Sharing a Samba File and Print Server Across Subnets, Part 2 - page 2
Sharing is a Virtue, Even With Windows
You need one local master browser per subnet. The various Windowses on a subnet will duke it out amongst themselves for who gets to be the master browser. If you prefer more correct terminology, Windows calls it the Computer Browser Service, and if there is more than one Windows PC they will have elections every 15 minutes or so to elect a master browser. The newest Windows usually wins, and its address is reported to WINS. You can turn this off in Control Panel | Administrative Tools | Computer Browser, but it's not necessary unless you're trying to isolate a problem. Leaving it enabled in all of your Windows PCs means you'll always have a LMB available.
You may prefer to use Samba as a LMB. All you need is a Linux PC running Samba server, and this smb.conf:
[global] netbios name = freya security = share domain master = no preferred master = yes local master = yes wins support =no wins proxy = no wins server = 192.168.1.10 os level = 65
That's all you need; you don't need to define any other shares. The preferred master directive forces an election when Samba starts up, and setting the os level to 65 ensures that it will always win elections.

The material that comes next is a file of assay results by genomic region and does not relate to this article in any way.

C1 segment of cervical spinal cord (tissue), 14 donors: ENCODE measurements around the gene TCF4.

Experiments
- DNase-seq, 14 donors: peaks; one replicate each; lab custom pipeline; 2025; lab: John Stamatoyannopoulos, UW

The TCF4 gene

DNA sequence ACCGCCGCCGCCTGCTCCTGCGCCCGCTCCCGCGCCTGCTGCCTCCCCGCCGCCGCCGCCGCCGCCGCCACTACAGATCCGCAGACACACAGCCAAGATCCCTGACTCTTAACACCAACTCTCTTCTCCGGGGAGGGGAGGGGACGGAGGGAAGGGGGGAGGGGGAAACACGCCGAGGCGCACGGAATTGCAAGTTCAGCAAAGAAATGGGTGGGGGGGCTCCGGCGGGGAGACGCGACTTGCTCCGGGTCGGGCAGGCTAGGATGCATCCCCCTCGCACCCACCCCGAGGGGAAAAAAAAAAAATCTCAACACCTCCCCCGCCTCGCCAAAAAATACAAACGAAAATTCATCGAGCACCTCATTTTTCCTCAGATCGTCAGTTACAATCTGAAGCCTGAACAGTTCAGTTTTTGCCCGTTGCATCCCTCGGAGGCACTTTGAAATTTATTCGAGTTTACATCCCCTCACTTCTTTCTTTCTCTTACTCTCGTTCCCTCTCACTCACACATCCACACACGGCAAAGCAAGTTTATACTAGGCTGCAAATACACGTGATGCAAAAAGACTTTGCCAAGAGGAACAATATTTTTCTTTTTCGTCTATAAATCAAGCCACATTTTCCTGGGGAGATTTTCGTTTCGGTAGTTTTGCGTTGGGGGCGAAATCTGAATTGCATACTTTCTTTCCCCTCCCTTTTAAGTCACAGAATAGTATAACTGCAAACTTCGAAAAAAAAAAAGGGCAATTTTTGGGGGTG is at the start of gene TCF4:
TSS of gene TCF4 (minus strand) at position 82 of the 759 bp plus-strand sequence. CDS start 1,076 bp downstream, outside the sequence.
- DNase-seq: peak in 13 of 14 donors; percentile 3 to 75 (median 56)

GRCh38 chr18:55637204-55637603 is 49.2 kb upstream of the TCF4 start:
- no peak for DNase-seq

You don't need a Samba LMB when you have Windows PCs on the same subnet. However, all Linux clients need Samba server running with this minimal configuration:
[global] netbios name = uberpc security = share domain master = no preferred master = no local master = no wins support = no wins proxy = no wins server = 192.168.1.10 os level = 0
You now have a fully-functioning cross-subnet Samba server that is available to all members of a single workgroup.
Solid state disks (SSDs) made a splash in consumer technology, and now the technology has its eyes on the enterprise storage market. Download this eBook to see what SSDs can do for your infrastructure and review the pros and cons of this potentially game-changing storage technology.